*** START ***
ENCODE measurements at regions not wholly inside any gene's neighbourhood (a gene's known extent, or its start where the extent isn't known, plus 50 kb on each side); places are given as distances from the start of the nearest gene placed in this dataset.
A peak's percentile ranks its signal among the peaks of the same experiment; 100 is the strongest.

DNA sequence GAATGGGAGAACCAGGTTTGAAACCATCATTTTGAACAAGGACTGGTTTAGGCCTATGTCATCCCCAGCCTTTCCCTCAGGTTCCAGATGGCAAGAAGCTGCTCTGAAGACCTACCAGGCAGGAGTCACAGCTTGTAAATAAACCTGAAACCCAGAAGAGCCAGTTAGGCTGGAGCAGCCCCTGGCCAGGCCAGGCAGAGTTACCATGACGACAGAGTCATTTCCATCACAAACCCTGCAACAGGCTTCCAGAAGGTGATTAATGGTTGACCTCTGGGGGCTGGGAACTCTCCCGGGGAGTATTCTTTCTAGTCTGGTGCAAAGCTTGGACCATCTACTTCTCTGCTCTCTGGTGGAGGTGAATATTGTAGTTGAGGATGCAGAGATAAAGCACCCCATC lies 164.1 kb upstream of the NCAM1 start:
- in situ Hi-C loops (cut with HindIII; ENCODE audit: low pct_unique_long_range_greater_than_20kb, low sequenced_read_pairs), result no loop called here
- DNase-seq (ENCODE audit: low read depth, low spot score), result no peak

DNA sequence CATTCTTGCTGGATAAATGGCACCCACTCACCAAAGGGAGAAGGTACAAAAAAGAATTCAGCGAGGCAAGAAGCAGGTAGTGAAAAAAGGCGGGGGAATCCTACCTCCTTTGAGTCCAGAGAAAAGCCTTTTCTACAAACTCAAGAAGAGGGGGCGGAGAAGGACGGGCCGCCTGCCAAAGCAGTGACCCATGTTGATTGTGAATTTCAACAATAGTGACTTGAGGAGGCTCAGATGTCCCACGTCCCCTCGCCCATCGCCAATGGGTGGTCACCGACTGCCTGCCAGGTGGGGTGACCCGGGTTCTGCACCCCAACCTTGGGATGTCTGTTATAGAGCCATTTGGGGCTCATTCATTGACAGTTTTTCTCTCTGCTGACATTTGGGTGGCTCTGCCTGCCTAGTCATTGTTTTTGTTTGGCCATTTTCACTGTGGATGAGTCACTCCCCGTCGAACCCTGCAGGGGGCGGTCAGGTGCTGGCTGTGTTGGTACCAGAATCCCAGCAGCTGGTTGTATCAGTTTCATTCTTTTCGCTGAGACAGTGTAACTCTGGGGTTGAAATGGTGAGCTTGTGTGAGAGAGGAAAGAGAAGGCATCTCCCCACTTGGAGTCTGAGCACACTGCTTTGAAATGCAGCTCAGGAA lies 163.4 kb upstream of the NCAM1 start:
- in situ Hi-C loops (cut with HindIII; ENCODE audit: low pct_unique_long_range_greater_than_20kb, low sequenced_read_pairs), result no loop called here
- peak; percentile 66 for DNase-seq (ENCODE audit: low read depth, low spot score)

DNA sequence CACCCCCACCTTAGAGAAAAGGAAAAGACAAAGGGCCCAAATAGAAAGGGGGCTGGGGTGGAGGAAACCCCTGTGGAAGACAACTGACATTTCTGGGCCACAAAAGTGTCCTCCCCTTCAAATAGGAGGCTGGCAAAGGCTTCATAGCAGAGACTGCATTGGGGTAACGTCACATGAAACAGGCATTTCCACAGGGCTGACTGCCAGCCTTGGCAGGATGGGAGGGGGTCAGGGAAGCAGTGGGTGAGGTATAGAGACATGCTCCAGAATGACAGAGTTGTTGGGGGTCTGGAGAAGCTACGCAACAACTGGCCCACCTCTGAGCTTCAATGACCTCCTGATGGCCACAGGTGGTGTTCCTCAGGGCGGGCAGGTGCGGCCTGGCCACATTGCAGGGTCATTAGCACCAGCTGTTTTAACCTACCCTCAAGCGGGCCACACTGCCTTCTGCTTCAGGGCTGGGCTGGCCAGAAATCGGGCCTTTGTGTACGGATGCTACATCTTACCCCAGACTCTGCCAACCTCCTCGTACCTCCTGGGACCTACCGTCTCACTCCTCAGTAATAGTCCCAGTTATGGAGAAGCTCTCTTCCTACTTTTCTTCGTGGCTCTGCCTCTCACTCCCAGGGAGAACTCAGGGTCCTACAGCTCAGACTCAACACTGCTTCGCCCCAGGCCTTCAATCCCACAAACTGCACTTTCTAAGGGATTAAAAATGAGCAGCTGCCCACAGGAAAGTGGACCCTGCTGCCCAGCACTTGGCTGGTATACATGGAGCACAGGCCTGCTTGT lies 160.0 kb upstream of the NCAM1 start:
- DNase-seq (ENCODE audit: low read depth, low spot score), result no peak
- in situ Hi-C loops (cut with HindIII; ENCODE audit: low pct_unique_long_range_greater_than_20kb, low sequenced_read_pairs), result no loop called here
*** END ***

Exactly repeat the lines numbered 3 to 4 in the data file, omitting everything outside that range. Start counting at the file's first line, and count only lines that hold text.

DNA sequence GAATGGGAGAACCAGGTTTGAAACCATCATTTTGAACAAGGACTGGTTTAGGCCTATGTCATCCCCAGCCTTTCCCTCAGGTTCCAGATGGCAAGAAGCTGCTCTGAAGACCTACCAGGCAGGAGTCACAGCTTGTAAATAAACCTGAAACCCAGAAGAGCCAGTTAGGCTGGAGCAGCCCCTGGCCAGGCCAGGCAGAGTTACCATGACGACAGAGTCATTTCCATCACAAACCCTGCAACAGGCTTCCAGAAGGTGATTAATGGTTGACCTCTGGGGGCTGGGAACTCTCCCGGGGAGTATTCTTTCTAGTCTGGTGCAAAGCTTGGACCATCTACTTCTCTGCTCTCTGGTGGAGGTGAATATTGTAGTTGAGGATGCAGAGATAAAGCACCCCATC lies 164.1 kb upstream of the NCAM1 start:
- in situ Hi-C loops (cut with HindIII; ENCODE audit: low pct_unique_long_range_greater_than_20kb, low sequenced_read_pairs), result no loop called here